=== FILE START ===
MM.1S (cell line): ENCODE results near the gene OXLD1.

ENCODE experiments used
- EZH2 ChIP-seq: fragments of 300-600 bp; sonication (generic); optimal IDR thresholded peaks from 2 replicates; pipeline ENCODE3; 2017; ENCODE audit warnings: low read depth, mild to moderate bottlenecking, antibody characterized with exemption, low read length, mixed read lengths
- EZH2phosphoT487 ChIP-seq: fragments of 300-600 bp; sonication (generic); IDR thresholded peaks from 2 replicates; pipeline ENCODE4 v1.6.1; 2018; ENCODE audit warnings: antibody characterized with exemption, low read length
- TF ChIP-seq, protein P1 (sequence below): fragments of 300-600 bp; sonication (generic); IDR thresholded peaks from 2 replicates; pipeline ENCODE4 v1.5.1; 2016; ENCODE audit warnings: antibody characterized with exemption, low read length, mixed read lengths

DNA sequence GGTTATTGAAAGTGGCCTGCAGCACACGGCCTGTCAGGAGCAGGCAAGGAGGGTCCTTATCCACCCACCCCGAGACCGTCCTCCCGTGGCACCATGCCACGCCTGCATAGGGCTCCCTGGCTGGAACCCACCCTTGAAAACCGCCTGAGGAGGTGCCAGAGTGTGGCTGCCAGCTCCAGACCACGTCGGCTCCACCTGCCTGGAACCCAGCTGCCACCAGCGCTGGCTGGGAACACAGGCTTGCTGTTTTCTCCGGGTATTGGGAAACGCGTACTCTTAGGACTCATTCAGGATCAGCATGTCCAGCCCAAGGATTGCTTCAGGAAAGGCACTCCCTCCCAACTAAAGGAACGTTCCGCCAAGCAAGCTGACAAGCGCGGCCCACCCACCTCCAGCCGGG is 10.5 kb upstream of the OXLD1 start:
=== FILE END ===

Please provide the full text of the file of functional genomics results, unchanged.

MM.1S (cell line): ENCODE results near the gene OXLD1.

ENCODE experiments used
- EZH2 ChIP-seq: fragments of 300-600 bp; sonication (generic); optimal IDR thresholded peaks from 2 replicates; pipeline ENCODE3; 2017; ENCODE audit warnings: low read depth, mild to moderate bottlenecking, antibody characterized with exemption, low read length, mixed read lengths
- EZH2phosphoT487 ChIP-seq: fragments of 300-600 bp; sonication (generic); IDR thresholded peaks from 2 replicates; pipeline ENCODE4 v1.6.1; 2018; ENCODE audit warnings: antibody characterized with exemption, low read length
- TF ChIP-seq, protein P1 (sequence below): fragments of 300-600 bp; sonication (generic); IDR thresholded peaks from 2 replicates; pipeline ENCODE4 v1.5.1; 2016; ENCODE audit warnings: antibody characterized with exemption, low read length, mixed read lengths

DNA sequence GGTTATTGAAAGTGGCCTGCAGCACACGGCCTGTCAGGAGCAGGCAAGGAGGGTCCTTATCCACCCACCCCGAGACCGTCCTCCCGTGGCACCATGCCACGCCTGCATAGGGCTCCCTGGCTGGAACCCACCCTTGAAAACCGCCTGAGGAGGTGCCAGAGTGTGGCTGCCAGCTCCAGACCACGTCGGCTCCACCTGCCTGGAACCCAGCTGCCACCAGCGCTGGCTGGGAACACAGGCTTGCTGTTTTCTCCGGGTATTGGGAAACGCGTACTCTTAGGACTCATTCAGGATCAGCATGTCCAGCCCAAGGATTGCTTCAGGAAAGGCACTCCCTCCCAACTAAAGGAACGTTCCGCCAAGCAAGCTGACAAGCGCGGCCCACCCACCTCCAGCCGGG is 10.5 kb upstream of the OXLD1 start: